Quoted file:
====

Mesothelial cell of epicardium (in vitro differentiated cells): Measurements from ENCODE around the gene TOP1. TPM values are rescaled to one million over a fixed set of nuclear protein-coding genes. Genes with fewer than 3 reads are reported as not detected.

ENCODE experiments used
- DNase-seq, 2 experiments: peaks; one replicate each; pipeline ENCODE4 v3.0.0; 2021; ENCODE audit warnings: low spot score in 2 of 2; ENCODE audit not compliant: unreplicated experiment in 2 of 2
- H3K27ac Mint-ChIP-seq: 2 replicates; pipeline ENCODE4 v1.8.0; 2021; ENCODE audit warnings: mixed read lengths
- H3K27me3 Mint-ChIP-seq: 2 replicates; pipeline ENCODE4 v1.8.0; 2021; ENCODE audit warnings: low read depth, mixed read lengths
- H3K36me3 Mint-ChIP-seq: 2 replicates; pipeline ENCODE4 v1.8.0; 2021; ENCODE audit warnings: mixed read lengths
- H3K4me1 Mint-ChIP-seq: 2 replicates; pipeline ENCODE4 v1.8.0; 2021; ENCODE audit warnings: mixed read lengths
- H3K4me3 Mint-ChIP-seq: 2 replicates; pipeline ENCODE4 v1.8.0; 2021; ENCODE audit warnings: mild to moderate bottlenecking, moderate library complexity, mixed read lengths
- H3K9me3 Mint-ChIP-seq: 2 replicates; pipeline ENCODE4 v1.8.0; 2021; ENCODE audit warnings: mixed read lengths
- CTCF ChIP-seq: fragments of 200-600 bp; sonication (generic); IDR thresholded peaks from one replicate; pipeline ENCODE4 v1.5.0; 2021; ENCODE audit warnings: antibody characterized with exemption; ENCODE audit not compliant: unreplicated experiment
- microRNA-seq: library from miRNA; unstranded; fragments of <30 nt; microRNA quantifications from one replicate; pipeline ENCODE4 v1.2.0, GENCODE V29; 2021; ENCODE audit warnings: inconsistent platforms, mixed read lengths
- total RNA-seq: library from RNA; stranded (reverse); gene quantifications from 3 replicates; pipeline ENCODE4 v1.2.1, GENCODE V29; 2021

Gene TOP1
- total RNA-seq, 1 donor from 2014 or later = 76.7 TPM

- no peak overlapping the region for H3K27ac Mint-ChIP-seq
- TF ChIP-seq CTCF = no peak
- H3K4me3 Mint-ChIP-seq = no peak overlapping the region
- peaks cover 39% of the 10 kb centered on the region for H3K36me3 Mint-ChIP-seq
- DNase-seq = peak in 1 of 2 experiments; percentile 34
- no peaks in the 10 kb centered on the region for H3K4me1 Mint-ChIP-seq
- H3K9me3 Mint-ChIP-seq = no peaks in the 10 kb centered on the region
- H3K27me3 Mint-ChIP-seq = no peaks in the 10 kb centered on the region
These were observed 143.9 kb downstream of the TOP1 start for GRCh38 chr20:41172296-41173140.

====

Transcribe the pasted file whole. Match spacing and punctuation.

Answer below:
Mesothelial cell of epicardium (in vitro differentiated cells): Measurements from ENCODE around the gene TOP1. TPM values are rescaled to one million over a fixed set of nuclear protein-coding genes. Genes with fewer than 3 reads are reported as not detected.

ENCODE experiments used
- DNase-seq, 2 experiments: peaks; one replicate each; pipeline ENCODE4 v3.0.0; 2021; ENCODE audit warnings: low spot score in 2 of 2; ENCODE audit not compliant: unreplicated experiment in 2 of 2
- H3K27ac Mint-ChIP-seq: 2 replicates; pipeline ENCODE4 v1.8.0; 2021; ENCODE audit warnings: mixed read lengths
- H3K27me3 Mint-ChIP-seq: 2 replicates; pipeline ENCODE4 v1.8.0; 2021; ENCODE audit warnings: low read depth, mixed read lengths
- H3K36me3 Mint-ChIP-seq: 2 replicates; pipeline ENCODE4 v1.8.0; 2021; ENCODE audit warnings: mixed read lengths
- H3K4me1 Mint-ChIP-seq: 2 replicates; pipeline ENCODE4 v1.8.0; 2021; ENCODE audit warnings: mixed read lengths
- H3K4me3 Mint-ChIP-seq: 2 replicates; pipeline ENCODE4 v1.8.0; 2021; ENCODE audit warnings: mild to moderate bottlenecking, moderate library complexity, mixed read lengths
- H3K9me3 Mint-ChIP-seq: 2 replicates; pipeline ENCODE4 v1.8.0; 2021; ENCODE audit warnings: mixed read lengths
- CTCF ChIP-seq: fragments of 200-600 bp; sonication (generic); IDR thresholded peaks from one replicate; pipeline ENCODE4 v1.5.0; 2021; ENCODE audit warnings: antibody characterized with exemption; ENCODE audit not compliant: unreplicated experiment
- microRNA-seq: library from miRNA; unstranded; fragments of <30 nt; microRNA quantifications from one replicate; pipeline ENCODE4 v1.2.0, GENCODE V29; 2021; ENCODE audit warnings: inconsistent platforms, mixed read lengths
- total RNA-seq: library from RNA; stranded (reverse); gene quantifications from 3 replicates; pipeline ENCODE4 v1.2.1, GENCODE V29; 2021

Gene TOP1
- total RNA-seq, 1 donor from 2014 or later = 76.7 TPM

- no peak overlapping the region for H3K27ac Mint-ChIP-seq
- TF ChIP-seq CTCF = no peak
- H3K4me3 Mint-ChIP-seq = no peak overlapping the region
- peaks cover 39% of the 10 kb centered on the region for H3K36me3 Mint-ChIP-seq
- DNase-seq = peak in 1 of 2 experiments; percentile 34
- no peaks in the 10 kb centered on the region for H3K4me1 Mint-ChIP-seq
- H3K9me3 Mint-ChIP-seq = no peaks in the 10 kb centered on the region
- H3K27me3 Mint-ChIP-seq = no peaks in the 10 kb centered on the region
These were observed 143.9 kb downstream of the TOP1 start for GRCh38 chr20:41172296-41173140.